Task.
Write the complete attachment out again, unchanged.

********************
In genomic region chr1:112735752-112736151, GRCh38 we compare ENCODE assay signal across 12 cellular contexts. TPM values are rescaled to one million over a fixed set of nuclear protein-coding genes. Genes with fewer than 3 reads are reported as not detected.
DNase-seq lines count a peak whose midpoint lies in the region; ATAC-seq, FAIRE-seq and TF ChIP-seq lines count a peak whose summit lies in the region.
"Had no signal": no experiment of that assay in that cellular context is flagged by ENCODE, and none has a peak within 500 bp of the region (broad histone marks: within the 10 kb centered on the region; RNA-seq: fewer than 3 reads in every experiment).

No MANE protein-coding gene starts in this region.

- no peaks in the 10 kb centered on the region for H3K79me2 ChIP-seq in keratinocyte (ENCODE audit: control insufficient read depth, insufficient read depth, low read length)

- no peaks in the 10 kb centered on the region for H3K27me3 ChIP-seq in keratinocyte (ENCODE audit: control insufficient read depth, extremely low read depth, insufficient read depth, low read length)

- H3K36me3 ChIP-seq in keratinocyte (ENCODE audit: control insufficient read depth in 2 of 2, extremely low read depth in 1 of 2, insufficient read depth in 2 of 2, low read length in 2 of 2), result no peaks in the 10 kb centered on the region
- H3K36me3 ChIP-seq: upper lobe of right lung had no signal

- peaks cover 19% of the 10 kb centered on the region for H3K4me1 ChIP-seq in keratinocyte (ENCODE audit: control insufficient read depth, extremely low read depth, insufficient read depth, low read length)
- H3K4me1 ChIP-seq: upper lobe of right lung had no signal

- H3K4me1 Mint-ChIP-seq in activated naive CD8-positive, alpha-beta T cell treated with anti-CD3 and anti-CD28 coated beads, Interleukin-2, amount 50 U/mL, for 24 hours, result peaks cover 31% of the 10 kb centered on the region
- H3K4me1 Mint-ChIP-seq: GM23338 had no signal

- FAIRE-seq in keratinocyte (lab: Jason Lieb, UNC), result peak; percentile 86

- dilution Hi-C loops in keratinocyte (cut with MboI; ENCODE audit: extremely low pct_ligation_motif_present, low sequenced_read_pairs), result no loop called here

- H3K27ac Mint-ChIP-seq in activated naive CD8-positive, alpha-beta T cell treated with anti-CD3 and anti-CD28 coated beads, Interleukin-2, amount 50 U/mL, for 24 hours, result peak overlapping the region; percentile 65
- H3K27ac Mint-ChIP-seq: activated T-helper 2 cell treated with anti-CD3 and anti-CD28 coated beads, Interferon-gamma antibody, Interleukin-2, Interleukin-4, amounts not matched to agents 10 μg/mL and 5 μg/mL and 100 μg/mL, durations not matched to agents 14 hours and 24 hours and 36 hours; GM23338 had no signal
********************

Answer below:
In genomic region chr1:112735752-112736151, GRCh38 we compare ENCODE assay signal across 12 cellular contexts. TPM values are rescaled to one million over a fixed set of nuclear protein-coding genes. Genes with fewer than 3 reads are reported as not detected.
DNase-seq lines count a peak whose midpoint lies in the region; ATAC-seq, FAIRE-seq and TF ChIP-seq lines count a peak whose summit lies in the region.
"Had no signal": no experiment of that assay in that cellular context is flagged by ENCODE, and none has a peak within 500 bp of the region (broad histone marks: within the 10 kb centered on the region; RNA-seq: fewer than 3 reads in every experiment).

No MANE protein-coding gene starts in this region.

- no peaks in the 10 kb centered on the region for H3K79me2 ChIP-seq in keratinocyte (ENCODE audit: control insufficient read depth, insufficient read depth, low read length)

- no peaks in the 10 kb centered on the region for H3K27me3 ChIP-seq in keratinocyte (ENCODE audit: control insufficient read depth, extremely low read depth, insufficient read depth, low read length)

- H3K36me3 ChIP-seq in keratinocyte (ENCODE audit: control insufficient read depth in 2 of 2, extremely low read depth in 1 of 2, insufficient read depth in 2 of 2, low read length in 2 of 2), result no peaks in the 10 kb centered on the region
- H3K36me3 ChIP-seq: upper lobe of right lung had no signal

- peaks cover 19% of the 10 kb centered on the region for H3K4me1 ChIP-seq in keratinocyte (ENCODE audit: control insufficient read depth, extremely low read depth, insufficient read depth, low read length)
- H3K4me1 ChIP-seq: upper lobe of right lung had no signal

- H3K4me1 Mint-ChIP-seq in activated naive CD8-positive, alpha-beta T cell treated with anti-CD3 and anti-CD28 coated beads, Interleukin-2, amount 50 U/mL, for 24 hours, result peaks cover 31% of the 10 kb centered on the region
- H3K4me1 Mint-ChIP-seq: GM23338 had no signal

- FAIRE-seq in keratinocyte (lab: Jason Lieb, UNC), result peak; percentile 86

- dilution Hi-C loops in keratinocyte (cut with MboI; ENCODE audit: extremely low pct_ligation_motif_present, low sequenced_read_pairs), result no loop called here

- H3K27ac Mint-ChIP-seq in activated naive CD8-positive, alpha-beta T cell treated with anti-CD3 and anti-CD28 coated beads, Interleukin-2, amount 50 U/mL, for 24 hours, result peak overlapping the region; percentile 65
- H3K27ac Mint-ChIP-seq: activated T-helper 2 cell treated with anti-CD3 and anti-CD28 coated beads, Interferon-gamma antibody, Interleukin-2, Interleukin-4, amounts not matched to agents 10 μg/mL and 5 μg/mL and 100 μg/mL, durations not matched to agents 14 hours and 24 hours and 36 hours; GM23338 had no signal